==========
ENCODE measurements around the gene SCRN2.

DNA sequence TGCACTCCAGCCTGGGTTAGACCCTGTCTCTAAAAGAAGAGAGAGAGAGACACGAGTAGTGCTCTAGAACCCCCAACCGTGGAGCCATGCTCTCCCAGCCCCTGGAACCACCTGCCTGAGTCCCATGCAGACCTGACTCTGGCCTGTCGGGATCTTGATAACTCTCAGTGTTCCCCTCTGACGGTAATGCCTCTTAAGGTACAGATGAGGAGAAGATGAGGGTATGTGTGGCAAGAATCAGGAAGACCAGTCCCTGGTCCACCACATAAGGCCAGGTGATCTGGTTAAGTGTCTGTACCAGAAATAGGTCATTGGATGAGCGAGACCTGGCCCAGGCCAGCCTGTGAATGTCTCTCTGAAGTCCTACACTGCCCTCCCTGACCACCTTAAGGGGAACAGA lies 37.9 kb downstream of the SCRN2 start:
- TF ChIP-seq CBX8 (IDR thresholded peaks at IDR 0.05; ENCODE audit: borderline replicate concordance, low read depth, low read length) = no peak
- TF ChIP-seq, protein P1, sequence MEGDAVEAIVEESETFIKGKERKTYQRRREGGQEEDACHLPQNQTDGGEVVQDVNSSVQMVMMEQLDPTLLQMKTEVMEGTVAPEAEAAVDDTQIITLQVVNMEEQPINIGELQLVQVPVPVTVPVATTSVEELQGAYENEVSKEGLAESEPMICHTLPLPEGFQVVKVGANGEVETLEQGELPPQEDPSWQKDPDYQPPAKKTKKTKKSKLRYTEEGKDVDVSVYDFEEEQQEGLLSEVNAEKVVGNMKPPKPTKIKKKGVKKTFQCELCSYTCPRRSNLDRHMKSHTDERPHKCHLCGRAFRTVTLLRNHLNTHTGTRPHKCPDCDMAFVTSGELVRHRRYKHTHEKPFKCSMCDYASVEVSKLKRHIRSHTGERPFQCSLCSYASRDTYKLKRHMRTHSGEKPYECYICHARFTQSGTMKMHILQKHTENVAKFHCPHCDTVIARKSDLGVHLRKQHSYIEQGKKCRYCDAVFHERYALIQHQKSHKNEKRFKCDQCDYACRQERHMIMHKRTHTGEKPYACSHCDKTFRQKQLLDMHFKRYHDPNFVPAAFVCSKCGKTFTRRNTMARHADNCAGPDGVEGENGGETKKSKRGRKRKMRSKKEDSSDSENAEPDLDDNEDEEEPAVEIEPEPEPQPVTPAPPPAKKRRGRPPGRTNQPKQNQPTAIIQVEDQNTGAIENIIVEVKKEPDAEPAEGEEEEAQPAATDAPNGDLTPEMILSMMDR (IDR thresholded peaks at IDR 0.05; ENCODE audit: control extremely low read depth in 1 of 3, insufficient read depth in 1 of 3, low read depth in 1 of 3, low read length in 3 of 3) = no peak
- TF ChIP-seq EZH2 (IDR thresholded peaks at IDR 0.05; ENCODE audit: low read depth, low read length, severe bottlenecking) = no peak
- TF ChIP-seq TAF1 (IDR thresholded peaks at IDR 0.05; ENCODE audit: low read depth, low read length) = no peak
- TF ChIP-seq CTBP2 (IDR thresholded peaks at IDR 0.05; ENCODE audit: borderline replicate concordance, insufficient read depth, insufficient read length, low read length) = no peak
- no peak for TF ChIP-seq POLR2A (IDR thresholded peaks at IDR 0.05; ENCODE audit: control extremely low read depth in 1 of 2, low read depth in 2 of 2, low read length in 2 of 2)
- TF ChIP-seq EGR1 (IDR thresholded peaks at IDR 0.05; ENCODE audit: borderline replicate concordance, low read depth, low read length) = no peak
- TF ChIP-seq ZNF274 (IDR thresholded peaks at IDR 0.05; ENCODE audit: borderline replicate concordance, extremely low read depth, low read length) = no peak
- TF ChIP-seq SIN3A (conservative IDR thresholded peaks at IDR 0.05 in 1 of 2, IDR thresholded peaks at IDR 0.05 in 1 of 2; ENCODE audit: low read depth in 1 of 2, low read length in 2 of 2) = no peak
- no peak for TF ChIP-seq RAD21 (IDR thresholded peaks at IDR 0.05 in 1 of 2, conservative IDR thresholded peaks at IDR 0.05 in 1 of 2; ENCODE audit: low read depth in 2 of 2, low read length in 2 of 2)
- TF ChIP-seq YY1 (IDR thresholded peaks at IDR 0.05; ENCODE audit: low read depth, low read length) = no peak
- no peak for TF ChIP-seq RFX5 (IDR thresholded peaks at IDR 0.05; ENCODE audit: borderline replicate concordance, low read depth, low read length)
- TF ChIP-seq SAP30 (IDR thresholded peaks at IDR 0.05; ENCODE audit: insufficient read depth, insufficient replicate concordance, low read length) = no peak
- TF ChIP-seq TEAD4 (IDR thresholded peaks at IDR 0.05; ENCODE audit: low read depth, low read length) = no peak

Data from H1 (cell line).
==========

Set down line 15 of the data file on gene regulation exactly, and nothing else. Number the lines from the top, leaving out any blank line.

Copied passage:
- TF ChIP-seq SAP30 (IDR thresholded peaks at IDR 0.05; ENCODE audit: insufficient read depth, insufficient replicate concordance, low read length) = no peak